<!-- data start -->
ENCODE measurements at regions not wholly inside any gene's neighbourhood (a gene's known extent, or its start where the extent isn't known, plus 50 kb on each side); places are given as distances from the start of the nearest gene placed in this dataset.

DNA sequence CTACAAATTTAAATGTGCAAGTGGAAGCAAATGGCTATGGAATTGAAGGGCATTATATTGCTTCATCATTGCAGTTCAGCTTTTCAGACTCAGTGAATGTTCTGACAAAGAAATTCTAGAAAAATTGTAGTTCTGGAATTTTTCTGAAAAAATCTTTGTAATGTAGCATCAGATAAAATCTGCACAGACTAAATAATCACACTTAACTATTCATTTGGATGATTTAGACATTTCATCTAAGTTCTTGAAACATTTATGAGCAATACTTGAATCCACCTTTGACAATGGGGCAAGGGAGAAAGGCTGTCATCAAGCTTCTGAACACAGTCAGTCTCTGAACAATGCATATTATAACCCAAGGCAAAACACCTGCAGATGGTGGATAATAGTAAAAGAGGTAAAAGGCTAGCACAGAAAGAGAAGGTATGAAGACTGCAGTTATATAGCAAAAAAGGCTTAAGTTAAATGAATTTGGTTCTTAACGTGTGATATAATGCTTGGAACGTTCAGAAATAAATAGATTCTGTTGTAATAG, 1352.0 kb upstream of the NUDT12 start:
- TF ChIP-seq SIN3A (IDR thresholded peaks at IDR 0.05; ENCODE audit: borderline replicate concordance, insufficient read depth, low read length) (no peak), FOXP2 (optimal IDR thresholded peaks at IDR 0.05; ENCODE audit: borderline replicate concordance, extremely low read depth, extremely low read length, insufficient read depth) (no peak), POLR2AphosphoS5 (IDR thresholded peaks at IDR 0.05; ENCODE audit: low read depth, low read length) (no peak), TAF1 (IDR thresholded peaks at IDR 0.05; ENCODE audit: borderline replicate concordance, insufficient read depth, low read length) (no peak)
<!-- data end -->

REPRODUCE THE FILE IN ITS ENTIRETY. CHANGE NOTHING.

ENCODE measurements at regions not wholly inside any gene's neighbourhood (a gene's known extent, or its start where the extent isn't known, plus 50 kb on each side); places are given as distances from the start of the nearest gene placed in this dataset.

DNA sequence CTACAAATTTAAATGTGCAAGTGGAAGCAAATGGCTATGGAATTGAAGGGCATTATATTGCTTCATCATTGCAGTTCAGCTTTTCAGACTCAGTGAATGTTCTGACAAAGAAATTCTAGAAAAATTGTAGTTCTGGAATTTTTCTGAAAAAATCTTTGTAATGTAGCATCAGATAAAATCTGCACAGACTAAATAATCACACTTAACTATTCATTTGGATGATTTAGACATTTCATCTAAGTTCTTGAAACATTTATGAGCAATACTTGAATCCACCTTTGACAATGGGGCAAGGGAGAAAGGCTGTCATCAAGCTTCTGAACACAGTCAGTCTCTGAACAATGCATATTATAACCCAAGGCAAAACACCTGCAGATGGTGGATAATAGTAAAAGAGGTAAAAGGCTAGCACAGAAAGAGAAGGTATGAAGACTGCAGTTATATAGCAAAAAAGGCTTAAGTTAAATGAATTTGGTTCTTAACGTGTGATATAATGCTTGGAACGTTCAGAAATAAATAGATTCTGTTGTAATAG, 1352.0 kb upstream of the NUDT12 start:
- TF ChIP-seq SIN3A (IDR thresholded peaks at IDR 0.05; ENCODE audit: borderline replicate concordance, insufficient read depth, low read length) (no peak), FOXP2 (optimal IDR thresholded peaks at IDR 0.05; ENCODE audit: borderline replicate concordance, extremely low read depth, extremely low read length, insufficient read depth) (no peak), POLR2AphosphoS5 (IDR thresholded peaks at IDR 0.05; ENCODE audit: low read depth, low read length) (no peak), TAF1 (IDR thresholded peaks at IDR 0.05; ENCODE audit: borderline replicate concordance, insufficient read depth, low read length) (no peak)